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GPs back ultrasound tech which could ‘revolutionise’ health care

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A revolutionary handheld ultrasound device which is improving patient outcomes has been hailed as ‘the new stethoscope’ by doctors.

Since the Butterfly Network introduced the world’s first handheld, whole-body ultrasound system two years ago the device has been used by tens of thousands of medical professionals across the globe.

Throughout the coronavirus crisis, the tool has been adopted by NHS trusts, due to its lung imaging capabilities, portability and its ability to help clinicians make fast decisions at the bedside.

Now private GP, Dr Oliver Denton, an early adopter of the Butterfly, has described point-of-care ultrasound as the ‘new stethoscope’ and says it is a revolutionary tool for primary care doctors to have in their medical kit.

“It is the next revolution in terms of a GP, to be able to look into the body and make a diagnosis, based on what they’re seeing and have confidence about it,” he said.

“It could revolutionise health care if every primary care network had at least one doctor with some experience using point-of-care ultrasound.

“I think every medical student should be taught how to use it, as it is the next step in primary care –  it’s the new stethoscope.”

According to Dr Denton the Butterfly, which allows clinicians to bring up the ultrasound imagery on their phone and then share the files and share them anonymously with other health professionals, has allowed him to make quicker and more accurate diagnoses.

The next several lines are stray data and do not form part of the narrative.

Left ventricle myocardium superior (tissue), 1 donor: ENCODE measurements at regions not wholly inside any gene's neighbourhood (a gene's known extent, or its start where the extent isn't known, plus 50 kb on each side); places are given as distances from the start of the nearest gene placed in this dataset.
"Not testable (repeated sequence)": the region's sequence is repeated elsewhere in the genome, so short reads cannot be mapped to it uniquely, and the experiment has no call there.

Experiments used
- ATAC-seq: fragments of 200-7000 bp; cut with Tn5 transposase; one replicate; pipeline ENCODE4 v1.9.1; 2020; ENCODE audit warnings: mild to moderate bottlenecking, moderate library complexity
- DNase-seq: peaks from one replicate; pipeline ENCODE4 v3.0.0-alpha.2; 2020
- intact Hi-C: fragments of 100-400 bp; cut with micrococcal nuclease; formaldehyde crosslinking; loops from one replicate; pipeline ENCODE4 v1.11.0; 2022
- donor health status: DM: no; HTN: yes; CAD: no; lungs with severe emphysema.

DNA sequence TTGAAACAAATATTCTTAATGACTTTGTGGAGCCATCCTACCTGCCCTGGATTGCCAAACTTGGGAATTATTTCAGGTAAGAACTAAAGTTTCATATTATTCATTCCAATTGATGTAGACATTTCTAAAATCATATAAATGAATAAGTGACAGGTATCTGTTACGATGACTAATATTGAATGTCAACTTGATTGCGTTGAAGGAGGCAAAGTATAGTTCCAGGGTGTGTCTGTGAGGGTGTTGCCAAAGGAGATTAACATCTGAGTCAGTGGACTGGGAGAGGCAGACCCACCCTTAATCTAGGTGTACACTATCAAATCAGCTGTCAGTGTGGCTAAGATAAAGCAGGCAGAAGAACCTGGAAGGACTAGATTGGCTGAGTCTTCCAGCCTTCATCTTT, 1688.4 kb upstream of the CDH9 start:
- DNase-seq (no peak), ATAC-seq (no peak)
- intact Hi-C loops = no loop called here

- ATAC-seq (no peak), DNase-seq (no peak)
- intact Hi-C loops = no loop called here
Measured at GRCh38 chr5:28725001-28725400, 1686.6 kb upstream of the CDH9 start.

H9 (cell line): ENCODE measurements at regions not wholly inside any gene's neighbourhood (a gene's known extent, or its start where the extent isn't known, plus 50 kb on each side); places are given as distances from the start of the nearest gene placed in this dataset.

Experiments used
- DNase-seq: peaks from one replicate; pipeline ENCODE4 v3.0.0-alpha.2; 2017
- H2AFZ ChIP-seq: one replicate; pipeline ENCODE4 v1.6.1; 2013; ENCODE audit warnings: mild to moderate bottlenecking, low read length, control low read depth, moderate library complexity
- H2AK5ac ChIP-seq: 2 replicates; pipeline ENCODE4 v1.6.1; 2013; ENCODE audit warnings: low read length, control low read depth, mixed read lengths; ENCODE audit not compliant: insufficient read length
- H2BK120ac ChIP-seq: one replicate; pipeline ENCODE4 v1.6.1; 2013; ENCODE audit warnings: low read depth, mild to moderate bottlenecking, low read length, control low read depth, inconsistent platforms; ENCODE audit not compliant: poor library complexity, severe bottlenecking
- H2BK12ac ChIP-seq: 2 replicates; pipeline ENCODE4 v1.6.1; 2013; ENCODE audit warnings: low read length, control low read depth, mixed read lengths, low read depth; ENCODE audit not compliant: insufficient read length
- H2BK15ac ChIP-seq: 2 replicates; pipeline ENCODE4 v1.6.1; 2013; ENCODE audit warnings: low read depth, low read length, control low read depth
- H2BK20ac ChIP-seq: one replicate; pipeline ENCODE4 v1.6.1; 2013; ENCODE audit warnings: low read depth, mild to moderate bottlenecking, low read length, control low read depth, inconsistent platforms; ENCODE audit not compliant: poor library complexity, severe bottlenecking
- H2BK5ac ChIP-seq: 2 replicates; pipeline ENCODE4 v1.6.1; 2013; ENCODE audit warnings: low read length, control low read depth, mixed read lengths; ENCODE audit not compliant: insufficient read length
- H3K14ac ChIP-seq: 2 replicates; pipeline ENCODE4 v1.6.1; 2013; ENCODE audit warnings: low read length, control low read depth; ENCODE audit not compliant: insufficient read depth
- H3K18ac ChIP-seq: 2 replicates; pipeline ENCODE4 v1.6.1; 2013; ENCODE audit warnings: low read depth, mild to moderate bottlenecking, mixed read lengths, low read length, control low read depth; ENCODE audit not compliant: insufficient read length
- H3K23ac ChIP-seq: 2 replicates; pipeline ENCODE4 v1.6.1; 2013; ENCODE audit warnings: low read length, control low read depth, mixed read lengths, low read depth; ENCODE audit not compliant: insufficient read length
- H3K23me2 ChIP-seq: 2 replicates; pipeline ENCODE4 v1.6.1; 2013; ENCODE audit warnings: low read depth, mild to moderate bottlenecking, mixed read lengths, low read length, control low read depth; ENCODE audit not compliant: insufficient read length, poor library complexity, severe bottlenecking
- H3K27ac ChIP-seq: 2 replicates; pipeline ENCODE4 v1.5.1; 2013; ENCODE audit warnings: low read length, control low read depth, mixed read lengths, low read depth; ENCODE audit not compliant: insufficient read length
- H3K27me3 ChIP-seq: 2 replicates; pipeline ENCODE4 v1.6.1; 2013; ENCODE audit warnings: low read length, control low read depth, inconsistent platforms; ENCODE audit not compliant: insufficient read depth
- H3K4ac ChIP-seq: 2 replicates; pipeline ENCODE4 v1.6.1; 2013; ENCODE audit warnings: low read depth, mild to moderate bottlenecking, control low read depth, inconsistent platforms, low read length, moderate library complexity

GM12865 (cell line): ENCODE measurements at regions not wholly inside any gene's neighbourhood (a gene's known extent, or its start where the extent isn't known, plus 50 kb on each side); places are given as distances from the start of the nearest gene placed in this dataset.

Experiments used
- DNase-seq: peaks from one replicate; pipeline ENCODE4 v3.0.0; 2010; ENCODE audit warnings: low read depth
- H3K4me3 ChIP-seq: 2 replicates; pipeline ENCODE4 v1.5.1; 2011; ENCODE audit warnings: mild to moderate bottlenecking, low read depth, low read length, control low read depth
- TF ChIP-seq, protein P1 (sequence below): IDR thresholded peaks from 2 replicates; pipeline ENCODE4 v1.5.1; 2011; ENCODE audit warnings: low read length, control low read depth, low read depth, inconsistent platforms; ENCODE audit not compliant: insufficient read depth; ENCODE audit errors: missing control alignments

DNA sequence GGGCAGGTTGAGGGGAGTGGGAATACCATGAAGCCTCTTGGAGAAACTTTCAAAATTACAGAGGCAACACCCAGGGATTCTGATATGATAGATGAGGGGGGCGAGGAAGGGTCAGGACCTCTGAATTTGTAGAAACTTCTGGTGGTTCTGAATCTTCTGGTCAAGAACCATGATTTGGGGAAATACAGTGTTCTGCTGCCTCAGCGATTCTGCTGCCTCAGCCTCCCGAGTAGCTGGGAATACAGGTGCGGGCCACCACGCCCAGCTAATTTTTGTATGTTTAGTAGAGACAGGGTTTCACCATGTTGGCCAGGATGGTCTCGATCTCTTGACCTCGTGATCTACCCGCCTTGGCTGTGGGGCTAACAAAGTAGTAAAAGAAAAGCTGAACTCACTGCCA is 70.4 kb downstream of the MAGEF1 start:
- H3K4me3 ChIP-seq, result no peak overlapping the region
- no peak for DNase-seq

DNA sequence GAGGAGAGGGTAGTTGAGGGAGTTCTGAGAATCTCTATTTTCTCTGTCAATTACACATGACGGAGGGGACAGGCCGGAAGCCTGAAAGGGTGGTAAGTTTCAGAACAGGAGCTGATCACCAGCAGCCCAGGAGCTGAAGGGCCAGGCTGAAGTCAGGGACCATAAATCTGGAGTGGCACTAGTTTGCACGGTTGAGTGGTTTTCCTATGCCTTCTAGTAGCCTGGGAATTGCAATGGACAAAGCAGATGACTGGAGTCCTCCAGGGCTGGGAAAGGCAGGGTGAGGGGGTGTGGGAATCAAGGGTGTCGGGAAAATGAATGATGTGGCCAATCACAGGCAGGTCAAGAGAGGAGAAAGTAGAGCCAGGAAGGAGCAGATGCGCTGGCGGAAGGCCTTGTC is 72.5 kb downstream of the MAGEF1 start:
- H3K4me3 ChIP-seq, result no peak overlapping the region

“Within my first week of using the Butterfly I had made a really major diagnosis, I could see there was a really big abnormality and could make an urgent referral to hospital,” he said.

“I can’t say it has allowed me to make a life-saving diagnosis, but if you’re making a referral and you say this is an urgent priority, having point of care ultrasound really reinforces and adds value to that.”

During the Covid-19 pandemic it has also prevented him from making unnecessary hospital admissions, reducing the pressure on the NHS and avoiding putting patients at risk of catching the virus.

“Before we were sending far more people to hospital because there was more uncertainty, now with the use of point-of-care ultrasounds you have suddenly refined things,” Dr Denton added.

“If someone comes in with a swollen leg, I scan it and see whether they have deep vein thrombosis (DVT).

“If I can see that I don’t need to send them to hospital, that’s reduced the burden on the hospital but also the risk of that person contracting COVID.”

The Butterfly Network recently developed the Butterfly iQ+, which offers new capabilities, such as faster frame rates, Needle Viz TM technology, a longer battery life and industry-leading durability.

It also features an optimised manufacturing process in partnership with TSMC, the largest and most advanced dedicated IC foundry in the world, to realise Butterfly’s vision of creating an ultrasound device as ubiquitous as the stethoscope for the world’s 40 million healthcare providers.

Dr John Martin, Butterfly Network’s Chief Medical Officer commented: ‘“These new capabilities bring us one step closer to realising the full potential of bedside point-of-care ultrasound as the stethoscope of the future—a true window into the body.”

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